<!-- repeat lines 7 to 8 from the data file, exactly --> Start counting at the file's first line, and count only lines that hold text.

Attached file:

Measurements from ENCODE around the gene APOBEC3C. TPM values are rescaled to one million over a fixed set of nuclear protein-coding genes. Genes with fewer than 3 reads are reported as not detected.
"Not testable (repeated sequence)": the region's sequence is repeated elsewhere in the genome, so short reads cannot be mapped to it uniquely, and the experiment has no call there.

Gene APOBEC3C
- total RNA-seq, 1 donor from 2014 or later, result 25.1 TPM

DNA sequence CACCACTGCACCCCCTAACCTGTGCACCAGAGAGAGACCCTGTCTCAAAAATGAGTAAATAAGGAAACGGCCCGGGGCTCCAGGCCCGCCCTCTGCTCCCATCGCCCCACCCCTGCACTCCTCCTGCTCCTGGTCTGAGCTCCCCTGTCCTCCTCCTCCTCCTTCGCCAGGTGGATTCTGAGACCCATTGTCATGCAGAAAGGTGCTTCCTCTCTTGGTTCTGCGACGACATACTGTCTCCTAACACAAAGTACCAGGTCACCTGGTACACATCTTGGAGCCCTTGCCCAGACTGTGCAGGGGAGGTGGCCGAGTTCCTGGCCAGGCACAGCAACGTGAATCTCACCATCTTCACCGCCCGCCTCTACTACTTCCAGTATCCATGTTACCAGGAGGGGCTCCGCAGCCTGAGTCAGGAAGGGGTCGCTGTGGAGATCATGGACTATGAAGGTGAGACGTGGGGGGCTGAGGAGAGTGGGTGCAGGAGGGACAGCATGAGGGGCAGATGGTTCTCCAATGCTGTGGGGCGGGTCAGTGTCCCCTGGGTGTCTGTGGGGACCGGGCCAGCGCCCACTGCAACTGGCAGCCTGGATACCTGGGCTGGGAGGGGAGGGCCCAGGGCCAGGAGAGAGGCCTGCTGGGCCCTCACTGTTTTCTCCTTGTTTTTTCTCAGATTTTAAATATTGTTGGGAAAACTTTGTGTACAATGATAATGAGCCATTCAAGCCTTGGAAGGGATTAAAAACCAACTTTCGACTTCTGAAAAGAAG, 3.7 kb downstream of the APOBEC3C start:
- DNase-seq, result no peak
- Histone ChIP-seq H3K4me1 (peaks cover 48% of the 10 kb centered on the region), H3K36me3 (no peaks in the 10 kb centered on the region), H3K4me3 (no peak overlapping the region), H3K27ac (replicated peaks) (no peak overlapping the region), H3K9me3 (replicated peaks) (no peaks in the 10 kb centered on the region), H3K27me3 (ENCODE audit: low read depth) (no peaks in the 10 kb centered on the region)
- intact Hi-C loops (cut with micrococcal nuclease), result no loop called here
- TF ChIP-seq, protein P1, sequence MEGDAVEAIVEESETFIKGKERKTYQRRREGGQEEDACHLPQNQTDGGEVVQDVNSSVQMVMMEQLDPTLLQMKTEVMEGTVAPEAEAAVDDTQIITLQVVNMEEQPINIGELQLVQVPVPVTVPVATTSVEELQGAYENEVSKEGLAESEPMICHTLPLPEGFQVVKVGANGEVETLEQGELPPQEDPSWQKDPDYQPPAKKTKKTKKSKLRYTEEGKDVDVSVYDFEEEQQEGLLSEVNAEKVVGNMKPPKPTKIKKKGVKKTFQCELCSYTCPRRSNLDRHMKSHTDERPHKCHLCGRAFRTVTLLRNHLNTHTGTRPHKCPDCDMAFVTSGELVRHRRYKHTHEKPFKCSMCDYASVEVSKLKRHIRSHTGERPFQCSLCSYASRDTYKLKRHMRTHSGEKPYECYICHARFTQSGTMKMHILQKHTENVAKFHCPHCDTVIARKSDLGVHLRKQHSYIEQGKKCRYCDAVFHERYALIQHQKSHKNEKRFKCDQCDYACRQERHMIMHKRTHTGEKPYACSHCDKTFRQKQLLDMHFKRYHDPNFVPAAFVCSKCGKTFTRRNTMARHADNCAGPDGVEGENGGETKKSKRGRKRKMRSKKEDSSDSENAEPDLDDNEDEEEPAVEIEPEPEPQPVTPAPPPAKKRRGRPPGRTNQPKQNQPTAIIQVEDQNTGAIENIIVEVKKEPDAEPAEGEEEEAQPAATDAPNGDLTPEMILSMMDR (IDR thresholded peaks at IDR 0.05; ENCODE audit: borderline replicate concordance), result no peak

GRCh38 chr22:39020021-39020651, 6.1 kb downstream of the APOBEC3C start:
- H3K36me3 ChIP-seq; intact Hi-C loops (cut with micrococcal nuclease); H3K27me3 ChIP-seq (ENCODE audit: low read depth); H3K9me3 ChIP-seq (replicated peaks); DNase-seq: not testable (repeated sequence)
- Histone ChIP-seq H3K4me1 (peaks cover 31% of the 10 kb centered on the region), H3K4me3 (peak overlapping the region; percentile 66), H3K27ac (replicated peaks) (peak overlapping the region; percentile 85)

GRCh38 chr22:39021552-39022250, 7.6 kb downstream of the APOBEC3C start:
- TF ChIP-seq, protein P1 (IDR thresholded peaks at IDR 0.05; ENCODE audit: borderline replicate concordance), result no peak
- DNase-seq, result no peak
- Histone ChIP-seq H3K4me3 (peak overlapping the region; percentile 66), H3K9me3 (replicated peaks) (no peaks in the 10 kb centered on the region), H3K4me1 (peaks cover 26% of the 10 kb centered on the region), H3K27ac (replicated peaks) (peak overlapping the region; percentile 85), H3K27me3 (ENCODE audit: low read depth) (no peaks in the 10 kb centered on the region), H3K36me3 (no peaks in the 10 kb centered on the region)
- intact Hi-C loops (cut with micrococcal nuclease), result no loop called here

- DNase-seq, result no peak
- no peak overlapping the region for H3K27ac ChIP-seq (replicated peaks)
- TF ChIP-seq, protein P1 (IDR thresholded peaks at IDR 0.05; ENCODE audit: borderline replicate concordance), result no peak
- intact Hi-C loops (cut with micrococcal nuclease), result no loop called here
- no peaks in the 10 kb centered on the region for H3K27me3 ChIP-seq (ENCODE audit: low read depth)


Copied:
- Histone ChIP-seq H3K4me1 (peaks cover 48% of the 10 kb centered on the region), H3K36me3 (no peaks in the 10 kb centered on the region), H3K4me3 (no peak overlapping the region), H3K27ac (replicated peaks) (no peak overlapping the region), H3K9me3 (replicated peaks) (no peaks in the 10 kb centered on the region), H3K27me3 (ENCODE audit: low read depth) (no peaks in the 10 kb centered on the region)
- intact Hi-C loops (cut with micrococcal nuclease), result no loop called here